Comments A New Mother Hates To Hear
"Oh this must be your first" ( chuckle chuckle)
I hated hearing this comment from other people when I was out with my little girl, but it made me realize I should just accept it as a compliment, even though I knew other people didn't mean it to be. What they're really saying is "Look how attentive and careful ( a little too careful) you are with your baby. Everything you do shows you care (a little too much)". Why? Because if she was my 2nd, 3rd, 4th, or 5th child I'd just throw her a bone to gnaw on at feeding time, strap her to the back of the car, ignore her, and hope for the best?
The problem is with the people who make this comment and birth order theories are my proof. Birth order theories suggest middle and subsequent children are more unhappy and get into more trouble. In contrast, only and first children become more successful and responsible.
So I say to the people who ignorantly make the comment; "This must be your first", maybe it's beneficial to treat all your children like the first. You wouldn't be asking the question later, "Where did I go wrong" when your middle and youngest are getting into serious trouble. If you can't devote the same attention and treatment to your other chldren, maybe you had too many.
"When are you going to have another one?"
Well, because the trauma of the first birth will be fresh in my mind until I'm old and senile, I don't have the urge to do this again anytime soon. I'm already financially and physically drained so maybe having another is a great idea.
The people who make this comment are the misery loves company people. These people wear a fake smile, dye their full head of white hair at age 25, are too busy with their children to get the botox they really need, and insist your first child will be lonely without a sibling.
This comment may get somewhere with someone who isn't an only child, but from my experience as an only child, I can tell you I never once said to myself, 'Gee I wish I could fight for the use of my toys, share my parents attention and allocated first car and college money. I wasn't lonely because I had playmates/friends and at the end of the day, just as I was geting sick of them, they went home. It was a pretty sweet deal.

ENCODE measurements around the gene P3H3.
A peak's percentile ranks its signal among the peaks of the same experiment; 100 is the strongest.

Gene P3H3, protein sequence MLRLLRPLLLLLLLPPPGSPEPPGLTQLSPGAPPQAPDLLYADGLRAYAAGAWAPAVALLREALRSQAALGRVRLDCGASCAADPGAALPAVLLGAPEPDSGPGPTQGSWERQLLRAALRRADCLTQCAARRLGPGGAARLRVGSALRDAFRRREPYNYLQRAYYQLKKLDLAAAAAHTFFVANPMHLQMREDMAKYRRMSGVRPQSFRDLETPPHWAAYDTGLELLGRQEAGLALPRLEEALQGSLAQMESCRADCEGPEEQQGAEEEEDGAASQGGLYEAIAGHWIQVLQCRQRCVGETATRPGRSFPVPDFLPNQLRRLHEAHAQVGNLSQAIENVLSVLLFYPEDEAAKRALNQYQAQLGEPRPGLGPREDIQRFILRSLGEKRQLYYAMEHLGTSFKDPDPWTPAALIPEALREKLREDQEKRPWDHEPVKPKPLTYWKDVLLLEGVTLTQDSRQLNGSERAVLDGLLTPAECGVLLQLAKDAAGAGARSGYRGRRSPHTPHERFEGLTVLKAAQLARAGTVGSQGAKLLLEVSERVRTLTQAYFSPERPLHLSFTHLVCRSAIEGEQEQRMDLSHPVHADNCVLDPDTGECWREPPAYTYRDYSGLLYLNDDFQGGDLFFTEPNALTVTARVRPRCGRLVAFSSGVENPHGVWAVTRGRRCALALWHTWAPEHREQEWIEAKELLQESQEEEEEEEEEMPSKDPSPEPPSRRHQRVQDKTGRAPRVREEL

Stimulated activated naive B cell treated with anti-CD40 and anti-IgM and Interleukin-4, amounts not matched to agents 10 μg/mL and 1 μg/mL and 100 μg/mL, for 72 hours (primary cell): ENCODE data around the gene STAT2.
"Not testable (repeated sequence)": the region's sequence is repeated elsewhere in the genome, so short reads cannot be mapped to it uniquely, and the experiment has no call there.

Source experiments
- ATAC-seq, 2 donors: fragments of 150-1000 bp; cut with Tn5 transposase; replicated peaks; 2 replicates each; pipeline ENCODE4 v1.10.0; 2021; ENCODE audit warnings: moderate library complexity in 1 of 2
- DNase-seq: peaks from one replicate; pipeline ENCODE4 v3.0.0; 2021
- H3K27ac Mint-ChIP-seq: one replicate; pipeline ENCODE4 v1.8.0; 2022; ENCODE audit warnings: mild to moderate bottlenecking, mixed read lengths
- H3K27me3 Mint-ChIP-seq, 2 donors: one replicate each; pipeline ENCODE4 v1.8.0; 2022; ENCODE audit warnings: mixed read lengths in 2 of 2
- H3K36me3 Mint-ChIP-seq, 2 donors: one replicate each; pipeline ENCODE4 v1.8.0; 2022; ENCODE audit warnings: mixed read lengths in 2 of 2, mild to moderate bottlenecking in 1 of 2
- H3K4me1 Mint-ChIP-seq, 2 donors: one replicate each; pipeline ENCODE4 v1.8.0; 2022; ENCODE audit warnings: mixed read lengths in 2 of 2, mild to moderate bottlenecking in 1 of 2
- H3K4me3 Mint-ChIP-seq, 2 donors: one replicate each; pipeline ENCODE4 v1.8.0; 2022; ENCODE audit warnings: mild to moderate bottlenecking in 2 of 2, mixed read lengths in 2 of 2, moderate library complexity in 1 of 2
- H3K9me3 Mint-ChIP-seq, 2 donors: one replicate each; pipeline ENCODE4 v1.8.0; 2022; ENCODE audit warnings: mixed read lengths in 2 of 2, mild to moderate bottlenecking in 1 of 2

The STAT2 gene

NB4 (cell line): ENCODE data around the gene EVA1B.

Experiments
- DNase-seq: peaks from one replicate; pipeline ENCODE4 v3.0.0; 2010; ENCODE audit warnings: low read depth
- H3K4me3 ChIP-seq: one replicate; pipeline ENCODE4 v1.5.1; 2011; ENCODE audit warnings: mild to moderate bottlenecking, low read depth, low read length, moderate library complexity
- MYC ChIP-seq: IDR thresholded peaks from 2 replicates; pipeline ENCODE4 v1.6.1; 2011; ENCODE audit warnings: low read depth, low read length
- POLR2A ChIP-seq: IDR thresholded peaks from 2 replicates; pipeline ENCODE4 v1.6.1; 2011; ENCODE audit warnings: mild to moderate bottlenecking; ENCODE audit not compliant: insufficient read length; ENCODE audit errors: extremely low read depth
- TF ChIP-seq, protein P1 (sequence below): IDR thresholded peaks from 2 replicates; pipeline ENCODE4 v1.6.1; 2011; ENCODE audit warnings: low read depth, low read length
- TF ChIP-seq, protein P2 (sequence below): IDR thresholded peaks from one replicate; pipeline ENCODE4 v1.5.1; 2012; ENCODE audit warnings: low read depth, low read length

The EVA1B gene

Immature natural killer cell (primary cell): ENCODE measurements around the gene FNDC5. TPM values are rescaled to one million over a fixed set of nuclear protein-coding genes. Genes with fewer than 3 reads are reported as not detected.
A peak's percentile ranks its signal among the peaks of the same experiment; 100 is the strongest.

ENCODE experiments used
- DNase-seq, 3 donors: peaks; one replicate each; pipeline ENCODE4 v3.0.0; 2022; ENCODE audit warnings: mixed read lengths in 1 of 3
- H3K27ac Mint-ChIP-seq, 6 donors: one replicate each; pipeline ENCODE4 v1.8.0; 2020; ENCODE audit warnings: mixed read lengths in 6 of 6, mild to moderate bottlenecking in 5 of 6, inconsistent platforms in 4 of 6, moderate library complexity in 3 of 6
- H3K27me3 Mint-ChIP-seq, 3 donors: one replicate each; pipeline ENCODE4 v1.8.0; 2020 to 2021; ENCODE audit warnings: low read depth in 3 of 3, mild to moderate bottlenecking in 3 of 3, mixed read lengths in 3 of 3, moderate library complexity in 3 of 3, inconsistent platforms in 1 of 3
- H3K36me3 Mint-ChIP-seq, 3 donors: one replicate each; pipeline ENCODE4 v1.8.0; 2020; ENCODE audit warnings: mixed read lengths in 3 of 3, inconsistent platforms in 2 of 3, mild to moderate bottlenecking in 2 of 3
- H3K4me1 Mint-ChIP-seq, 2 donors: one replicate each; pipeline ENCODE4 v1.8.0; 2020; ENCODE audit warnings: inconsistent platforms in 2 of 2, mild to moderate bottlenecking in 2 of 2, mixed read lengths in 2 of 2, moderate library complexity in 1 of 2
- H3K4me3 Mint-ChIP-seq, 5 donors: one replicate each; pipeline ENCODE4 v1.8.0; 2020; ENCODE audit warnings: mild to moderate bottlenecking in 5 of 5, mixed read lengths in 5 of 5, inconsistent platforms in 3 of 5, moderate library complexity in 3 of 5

"My son (or daughter) was potty trained at 9 months old"
Mother-n-laws are famous for this comment. Then I reply with as much sugar coated sarcasm as I can muster, "Wow that's amazing! At 9 months your baby was able to walk over to the toilet with a preconceived notion they needed to potty, then pull down their pants, relieve themselves in the potty, wipe their plumbing clean, button up their pants, and I suppose after that they resumed playing scrabble with you while talking about current events in the world."
Anybody who makes this comment needs a wake-up call. Fact is, every child is different. But 9 months? Really, give me something I can at least summon up enough gullability to believe.
"They're tougher than you think"
This statement is probably where the infamous joke about dropping babies on their head came from. They aren't that tough, but you people can say that to console yourself after you dropped your kid on their head. I'm pretty sure they shouldn't be compared to watches who 'take a lick and keep on ticking'.
Every time my daughter has had an accident or fallen, the damage is worse than I would have imagined. Babies are fragile and yes, they do break, and a kitten is probably tougher. Let me quote a toddler book I once read, 'a parent's job is to keep their baby/toddler from killing themselves'. They're mini dare devils and I don't know many happy endings for full grown dare devils.
"Let your baby cry it out"
There is a lot of controversy and arguments for the two opposing sides of this. On a serious note, this should be something the mother decides for herself. I tried letting my baby cry it out once, and she pooped herself. I've cried myself to sleep as an adult and it's not an enjoyable experience, but imagine a baby being so distraught that they poop themselves.
This theory is ususally endorsed by men who don't relaize women have an intense biological instinct to respond to their crying babies. Instead I 've come up with a new theory; Let your man sulk it out. Let him whine about how he's not getting enough attention or sex. He is the one who needs to grow up.
The cry it out theory is based on teaching your baby coping mechanisms. I guess they'll be going out into the real world at 6 months old, and they don't have 18+ years to learn coping skills. If you dig hard enough, I bet you'll find out the theory originated somwhere with Sigmund Freud. I can hear him saying "Teach them coping skills early so later in life their defense mechanisms will be perfected."